Whiskey Name: Dad’s Hat 3 year old Straight Rye (La Maison du Whisky 60th Anniversary Edition)
Distillery: Dad’s Hat
Whiskey Type: Straight Rye
Release Date: 2016
Age: 3 years old
Mashbill: Presumably Dad’s Hat standard: 80% rye, 5% malted rye, 15% malted barley
Introduction/Background: Before bourbon took over as top US whiskey dog, rye was very much the spirit of the states. Especially rye from the North East.
Times moved on, and rye fell out of fashion to the point of near-extinction. But it’s back with a bang now, and distilleries in the North East are rediscovering their heritage.
Enter Dad’s Hat. They’re based in Bristol, Pennsylvania; one of those many towns whose name lays American creativity open to quite a bit of scrutiny. But there is something rather refreshing about Dad’s Hat itself.
Founded in 2011, they’ve been a rye distillery from the word go, rather than tinkering around with lots of different products. They’ve only released their own juice, rather than doing any sourcing, and their mashbill falls somewhere between the pretty low-rye Kentucky bills, and the 100% rye mashbills that seemingly every other craft distillery has gone with. (And then claimed in their marketing that they are really unusual for having done so.)
Dad’s Hat finally got proper UK distribution this year, and a few of their products are now easily available through the most obvious channels. This one however fell into my hands through Andrew, of the excellent Andrew’s Share blog. We chat a lot at BBS tastings, and he’s visited the distillery quite frequently, having in-laws out that way.
In his broad Dad’s Hat experience, he rated this Maison du Whisky bottling as the dog’s proverbial giblets, and was kind enough to part with a sample for the BBS review vault.
Appearance: Lighter than my typically average photo makes it look. Hazel-ish.
Nose: Big, as you’d expect. Lots of floral violet and magnolia notes straight away. I’m put in mind of Lot 40, which is no bad thing. I wonder if that’s the malted rye influence? There’s also something a little medicinal/germoline-like. Tonnes of rye bread and grain character too, before a herbal aspect appears; dill, fennel, juniper and pine. Very fresh, all in all. Alcohol is spiky but not overwhelming.
Mouth: A good bit fruitier than the nose, as is often the case with these high-rye whiskies. Candied citrus, I’d say; oranges and lemons. The pine has followed through from the nose, and been magnified, alongside that malty rye. In fact the palate leaves the nose dead for layering and complexity. Alcohol is less aggressive too. More parma violets, and a gentle overlaying of caramel.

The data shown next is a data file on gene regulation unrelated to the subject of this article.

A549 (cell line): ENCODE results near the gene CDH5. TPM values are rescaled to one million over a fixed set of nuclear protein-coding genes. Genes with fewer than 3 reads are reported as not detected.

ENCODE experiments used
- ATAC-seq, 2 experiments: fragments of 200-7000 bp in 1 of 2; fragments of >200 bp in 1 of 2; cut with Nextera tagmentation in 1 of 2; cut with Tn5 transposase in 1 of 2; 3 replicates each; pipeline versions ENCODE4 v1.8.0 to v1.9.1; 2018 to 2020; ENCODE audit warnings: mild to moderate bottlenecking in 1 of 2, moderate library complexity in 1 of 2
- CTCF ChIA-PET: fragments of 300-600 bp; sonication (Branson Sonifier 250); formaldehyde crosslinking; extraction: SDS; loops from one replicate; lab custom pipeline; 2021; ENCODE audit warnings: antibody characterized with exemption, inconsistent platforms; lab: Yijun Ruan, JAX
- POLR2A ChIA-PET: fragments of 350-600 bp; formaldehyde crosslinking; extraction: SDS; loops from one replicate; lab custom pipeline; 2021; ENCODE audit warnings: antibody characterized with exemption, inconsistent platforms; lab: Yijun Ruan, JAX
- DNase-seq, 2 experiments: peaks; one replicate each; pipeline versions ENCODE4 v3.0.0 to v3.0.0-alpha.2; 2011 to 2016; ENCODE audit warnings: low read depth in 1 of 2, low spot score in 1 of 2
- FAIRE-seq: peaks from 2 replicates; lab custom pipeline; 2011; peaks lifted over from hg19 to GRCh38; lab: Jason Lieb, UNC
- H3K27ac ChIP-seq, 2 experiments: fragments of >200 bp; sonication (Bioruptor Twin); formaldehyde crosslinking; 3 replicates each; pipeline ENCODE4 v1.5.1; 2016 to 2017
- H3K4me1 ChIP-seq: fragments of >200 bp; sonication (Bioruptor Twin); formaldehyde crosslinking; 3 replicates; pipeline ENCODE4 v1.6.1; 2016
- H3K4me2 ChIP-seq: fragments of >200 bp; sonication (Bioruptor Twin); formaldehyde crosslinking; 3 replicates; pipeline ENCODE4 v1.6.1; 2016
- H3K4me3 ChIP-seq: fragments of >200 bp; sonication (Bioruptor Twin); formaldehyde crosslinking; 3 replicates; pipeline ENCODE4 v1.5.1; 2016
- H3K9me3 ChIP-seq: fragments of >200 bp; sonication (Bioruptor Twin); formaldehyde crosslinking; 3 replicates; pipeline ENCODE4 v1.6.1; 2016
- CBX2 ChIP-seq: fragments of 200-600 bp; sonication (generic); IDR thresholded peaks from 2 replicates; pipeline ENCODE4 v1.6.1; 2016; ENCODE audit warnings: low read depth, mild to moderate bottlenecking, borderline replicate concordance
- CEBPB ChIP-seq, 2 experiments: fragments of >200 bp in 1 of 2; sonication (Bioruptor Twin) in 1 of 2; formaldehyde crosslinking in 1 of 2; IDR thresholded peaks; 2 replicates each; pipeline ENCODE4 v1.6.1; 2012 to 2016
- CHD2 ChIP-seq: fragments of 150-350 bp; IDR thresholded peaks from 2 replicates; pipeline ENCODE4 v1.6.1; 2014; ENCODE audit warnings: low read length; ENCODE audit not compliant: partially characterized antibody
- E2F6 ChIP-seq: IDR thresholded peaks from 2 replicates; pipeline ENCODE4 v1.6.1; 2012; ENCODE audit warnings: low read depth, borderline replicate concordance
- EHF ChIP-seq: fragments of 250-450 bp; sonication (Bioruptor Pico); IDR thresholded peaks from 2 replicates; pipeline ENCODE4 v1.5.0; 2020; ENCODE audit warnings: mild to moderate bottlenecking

Finish: Medium-long. I’m left with a lingering flavour of wafer biscuits.
Value for Money: Steep, but less so than most of the craft whiskey we’ve reviewed here.
Summary: I’m frequently baffled by all the young wheaty stuff that’s coming out at the moment. Wheat simply does not perform well in youth; something which all the distillers I have spoken to so far seem to agree on.
So it’s unsurprising that the quality of this young rye whiskey is a long way ahead of much of the craft whiskey pack. It’s a real celebration of the rye grain; a “greatest hits” list of the notes you’d expect to find in a whiskey of its type.
Certainly I’m left keen to explore more of what Dad’s Hat has to offer; I’ll be adding the three on Master of Malt to my never-ending Drinks by the Dram samples collection.
I do think this one is a little overpriced though, purely in terms of quality. I appreciate that it’s a very limited release (just 240 bottles) but the asking price puts it in the firing line of some serious competition.
For less money you can get Whistlepig and Masterson’s 10 year olds and the exceptional St George’s 2 year old. For less than a tenner more, Michter’s Barrel Proof becomes available. And that’s before we consider the imminent release of Lot 40 Cask Strength 12 year old. This Dad’s Hat, whilst very good, isn’t quite in the same league.
However, if you’re a rye-lover lucky enough to have the aforementioneds already, and still have cash to burn, a bottle of this certainly won’t leave you disappointed.
Overall Verdict: A big, vibrant, cask strength rye, well worth giving a go.
Words by WhiskyPilgrim